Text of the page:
ATX12VO will be a new standard for motherboards and power supplies, which will choose to offer only 12 volts, allowing desktop PCs to be mounted more easily and efficiently.
Thanks to ATX12VO it will be easier to build a PC in pieces, although initially Intel will promote the format among manufacturers of pre-assembled computers, to make the transition from the current ATX easier.
The name of ATX12VO refers to "ATX 12 V only", that is, a 12 volt only based ATX version. Therefore, the power supply will no longer provide 5V or 3.3V voltages to the components.
The power supply will connect to the motherboard via a 10-pin port, instead of the current 24-pin. In a simple PC it could be the only cable needed between the motherboard and the power supply, which will allow for a tidier interior of the case, although a second cable will be used if it requires more power.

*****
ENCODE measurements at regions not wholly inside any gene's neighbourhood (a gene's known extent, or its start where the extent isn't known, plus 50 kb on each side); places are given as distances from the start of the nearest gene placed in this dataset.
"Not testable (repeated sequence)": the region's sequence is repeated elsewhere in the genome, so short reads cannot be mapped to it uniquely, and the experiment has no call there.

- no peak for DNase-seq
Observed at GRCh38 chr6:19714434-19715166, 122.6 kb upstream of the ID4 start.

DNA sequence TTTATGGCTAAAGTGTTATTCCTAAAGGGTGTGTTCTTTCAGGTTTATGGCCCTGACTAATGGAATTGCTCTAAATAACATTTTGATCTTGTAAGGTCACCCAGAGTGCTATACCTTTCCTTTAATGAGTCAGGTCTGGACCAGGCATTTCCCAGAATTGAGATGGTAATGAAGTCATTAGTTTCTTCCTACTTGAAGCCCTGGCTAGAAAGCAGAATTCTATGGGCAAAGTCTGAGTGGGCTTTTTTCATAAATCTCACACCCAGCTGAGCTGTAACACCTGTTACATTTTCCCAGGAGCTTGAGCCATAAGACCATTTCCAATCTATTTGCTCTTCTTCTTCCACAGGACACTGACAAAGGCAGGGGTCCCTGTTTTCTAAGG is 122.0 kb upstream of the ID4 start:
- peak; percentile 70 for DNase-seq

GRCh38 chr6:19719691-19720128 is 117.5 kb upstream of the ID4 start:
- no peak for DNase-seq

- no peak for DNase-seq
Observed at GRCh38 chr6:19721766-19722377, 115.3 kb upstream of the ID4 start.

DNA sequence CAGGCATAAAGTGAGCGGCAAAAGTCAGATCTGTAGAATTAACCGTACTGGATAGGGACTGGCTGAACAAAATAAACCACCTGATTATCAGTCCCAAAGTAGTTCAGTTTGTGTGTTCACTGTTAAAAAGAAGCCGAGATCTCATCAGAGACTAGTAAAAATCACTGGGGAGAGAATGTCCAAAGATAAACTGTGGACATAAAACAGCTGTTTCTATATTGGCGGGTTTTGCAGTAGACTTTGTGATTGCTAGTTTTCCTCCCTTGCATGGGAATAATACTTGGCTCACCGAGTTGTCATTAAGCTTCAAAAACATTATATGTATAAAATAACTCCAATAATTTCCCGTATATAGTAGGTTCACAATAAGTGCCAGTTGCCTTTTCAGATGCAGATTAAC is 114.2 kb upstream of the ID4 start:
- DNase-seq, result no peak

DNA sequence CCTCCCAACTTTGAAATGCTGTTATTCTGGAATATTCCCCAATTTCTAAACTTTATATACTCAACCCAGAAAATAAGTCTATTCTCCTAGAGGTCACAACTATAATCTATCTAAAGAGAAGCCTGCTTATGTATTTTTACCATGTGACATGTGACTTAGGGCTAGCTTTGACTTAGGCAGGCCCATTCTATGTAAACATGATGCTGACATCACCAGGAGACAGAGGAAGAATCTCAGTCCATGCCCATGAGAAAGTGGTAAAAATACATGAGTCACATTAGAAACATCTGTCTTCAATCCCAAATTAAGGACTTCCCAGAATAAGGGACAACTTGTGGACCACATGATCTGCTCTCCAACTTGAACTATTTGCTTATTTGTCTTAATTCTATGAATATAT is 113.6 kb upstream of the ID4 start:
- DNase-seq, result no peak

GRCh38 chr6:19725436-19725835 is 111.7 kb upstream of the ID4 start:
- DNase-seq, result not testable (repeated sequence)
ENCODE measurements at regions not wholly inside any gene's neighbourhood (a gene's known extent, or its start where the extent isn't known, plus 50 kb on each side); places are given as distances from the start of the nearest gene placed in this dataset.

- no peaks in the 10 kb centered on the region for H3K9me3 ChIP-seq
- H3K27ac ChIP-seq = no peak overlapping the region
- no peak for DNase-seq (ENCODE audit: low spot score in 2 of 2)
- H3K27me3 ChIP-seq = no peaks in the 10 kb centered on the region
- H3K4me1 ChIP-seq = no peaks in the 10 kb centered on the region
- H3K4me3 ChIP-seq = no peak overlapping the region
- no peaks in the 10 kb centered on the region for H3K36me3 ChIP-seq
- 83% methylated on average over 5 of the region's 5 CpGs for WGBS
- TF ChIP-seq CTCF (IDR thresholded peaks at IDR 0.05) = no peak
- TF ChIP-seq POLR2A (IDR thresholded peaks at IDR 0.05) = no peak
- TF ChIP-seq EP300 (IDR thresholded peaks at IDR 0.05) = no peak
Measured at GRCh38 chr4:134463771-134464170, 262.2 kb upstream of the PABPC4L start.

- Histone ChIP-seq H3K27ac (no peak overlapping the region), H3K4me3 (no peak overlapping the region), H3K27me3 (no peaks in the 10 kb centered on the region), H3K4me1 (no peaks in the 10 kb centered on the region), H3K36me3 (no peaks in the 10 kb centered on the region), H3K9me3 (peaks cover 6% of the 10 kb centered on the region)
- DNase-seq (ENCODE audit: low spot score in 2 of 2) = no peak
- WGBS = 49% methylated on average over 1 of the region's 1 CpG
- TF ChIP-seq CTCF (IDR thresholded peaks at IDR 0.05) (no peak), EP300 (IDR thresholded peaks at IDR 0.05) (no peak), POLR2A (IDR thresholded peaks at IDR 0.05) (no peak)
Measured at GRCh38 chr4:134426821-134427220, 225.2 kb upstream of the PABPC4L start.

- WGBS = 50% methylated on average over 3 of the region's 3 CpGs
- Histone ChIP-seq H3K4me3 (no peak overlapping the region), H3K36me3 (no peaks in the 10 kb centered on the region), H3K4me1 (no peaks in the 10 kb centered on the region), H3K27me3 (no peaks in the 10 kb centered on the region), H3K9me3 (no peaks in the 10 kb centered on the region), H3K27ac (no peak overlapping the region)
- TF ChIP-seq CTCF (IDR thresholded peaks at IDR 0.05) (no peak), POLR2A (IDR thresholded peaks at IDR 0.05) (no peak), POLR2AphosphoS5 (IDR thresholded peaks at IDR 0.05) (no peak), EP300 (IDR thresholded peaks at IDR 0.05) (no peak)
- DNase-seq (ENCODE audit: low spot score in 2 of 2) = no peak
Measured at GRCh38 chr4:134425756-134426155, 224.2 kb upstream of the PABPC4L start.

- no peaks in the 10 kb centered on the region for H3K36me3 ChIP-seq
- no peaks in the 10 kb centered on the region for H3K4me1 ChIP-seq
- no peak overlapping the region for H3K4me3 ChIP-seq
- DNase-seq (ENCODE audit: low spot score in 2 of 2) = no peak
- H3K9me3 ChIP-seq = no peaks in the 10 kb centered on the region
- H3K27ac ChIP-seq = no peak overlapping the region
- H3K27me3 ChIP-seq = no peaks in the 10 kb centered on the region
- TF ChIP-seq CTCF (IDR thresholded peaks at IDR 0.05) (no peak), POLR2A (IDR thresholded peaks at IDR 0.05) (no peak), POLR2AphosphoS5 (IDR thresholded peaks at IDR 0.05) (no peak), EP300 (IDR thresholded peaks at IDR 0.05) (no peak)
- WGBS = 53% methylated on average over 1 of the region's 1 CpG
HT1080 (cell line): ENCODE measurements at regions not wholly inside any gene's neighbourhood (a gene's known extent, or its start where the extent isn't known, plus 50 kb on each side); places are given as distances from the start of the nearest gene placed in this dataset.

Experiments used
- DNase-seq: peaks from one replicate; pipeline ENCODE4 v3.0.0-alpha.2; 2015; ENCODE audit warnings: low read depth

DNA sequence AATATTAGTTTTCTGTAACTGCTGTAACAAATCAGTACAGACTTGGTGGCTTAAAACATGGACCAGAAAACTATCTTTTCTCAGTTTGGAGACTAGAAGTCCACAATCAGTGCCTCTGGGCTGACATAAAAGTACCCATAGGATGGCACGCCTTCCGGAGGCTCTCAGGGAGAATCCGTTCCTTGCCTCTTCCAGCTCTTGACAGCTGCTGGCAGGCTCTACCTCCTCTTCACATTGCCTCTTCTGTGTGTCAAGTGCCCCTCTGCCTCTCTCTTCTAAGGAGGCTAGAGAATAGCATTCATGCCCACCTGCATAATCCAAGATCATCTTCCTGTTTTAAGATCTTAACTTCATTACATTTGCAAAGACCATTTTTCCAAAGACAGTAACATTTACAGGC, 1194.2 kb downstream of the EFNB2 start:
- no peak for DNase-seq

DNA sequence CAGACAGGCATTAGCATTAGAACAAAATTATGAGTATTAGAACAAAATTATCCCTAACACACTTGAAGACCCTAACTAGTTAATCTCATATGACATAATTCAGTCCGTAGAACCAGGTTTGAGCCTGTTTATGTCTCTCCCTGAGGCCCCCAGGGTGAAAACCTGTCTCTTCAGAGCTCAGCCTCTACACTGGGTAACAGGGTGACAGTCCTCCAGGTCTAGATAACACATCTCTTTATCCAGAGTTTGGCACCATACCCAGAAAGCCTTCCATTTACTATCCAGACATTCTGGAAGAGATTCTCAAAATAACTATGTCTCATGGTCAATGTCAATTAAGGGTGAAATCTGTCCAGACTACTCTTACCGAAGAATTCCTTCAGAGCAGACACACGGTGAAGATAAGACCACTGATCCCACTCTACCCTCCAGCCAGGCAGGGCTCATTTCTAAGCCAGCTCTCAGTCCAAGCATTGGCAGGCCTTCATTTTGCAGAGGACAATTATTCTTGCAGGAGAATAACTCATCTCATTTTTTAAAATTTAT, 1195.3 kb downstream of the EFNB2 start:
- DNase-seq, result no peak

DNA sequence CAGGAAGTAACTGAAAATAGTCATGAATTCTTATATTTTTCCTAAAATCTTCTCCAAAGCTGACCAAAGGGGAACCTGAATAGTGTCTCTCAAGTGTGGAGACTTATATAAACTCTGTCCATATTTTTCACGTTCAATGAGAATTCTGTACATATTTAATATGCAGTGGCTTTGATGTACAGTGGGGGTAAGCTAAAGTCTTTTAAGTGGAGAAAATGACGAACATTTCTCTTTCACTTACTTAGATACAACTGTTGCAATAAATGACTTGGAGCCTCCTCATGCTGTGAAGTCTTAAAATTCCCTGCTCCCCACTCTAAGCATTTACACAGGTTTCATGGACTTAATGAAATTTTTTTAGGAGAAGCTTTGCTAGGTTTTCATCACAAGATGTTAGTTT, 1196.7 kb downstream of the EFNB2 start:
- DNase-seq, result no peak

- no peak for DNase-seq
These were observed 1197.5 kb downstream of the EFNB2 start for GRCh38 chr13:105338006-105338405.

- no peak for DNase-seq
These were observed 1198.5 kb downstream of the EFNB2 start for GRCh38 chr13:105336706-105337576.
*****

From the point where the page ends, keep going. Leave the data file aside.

This is the diagram of the new 10-pin connector, which should be identified with the white color on the board and the font:
The base square should handle voltage conversions, eg to 5V for the USB ports. Regarding HDD, SSD or optical drives, they will also receive power from a nearby port on the board, requiring conversion to 5 V.
The new ATX12VO platform is already perfectly defined, and now a leak indicates that Intel, the driving company, will bring it to the market during the year 2020.
Those who build their own PCs, especially PC gaming enthusiasts, will still have to wait to use ATX12VO. At the moment, Intel does not want to complicate the market with two standards, which would force manufacturers to create different lines of motherboards and power supplies.
So it will focus on offering ATX12VO to large assemblers (such as Dell, HP, Acer or Asus), who place large orders of the same component, and who would benefit more from the standard than the domestic user.
What do you think of the ATX12VO format? Do you find it interesting that it reaches end users to facilitate the assembly of PCs with a single cable?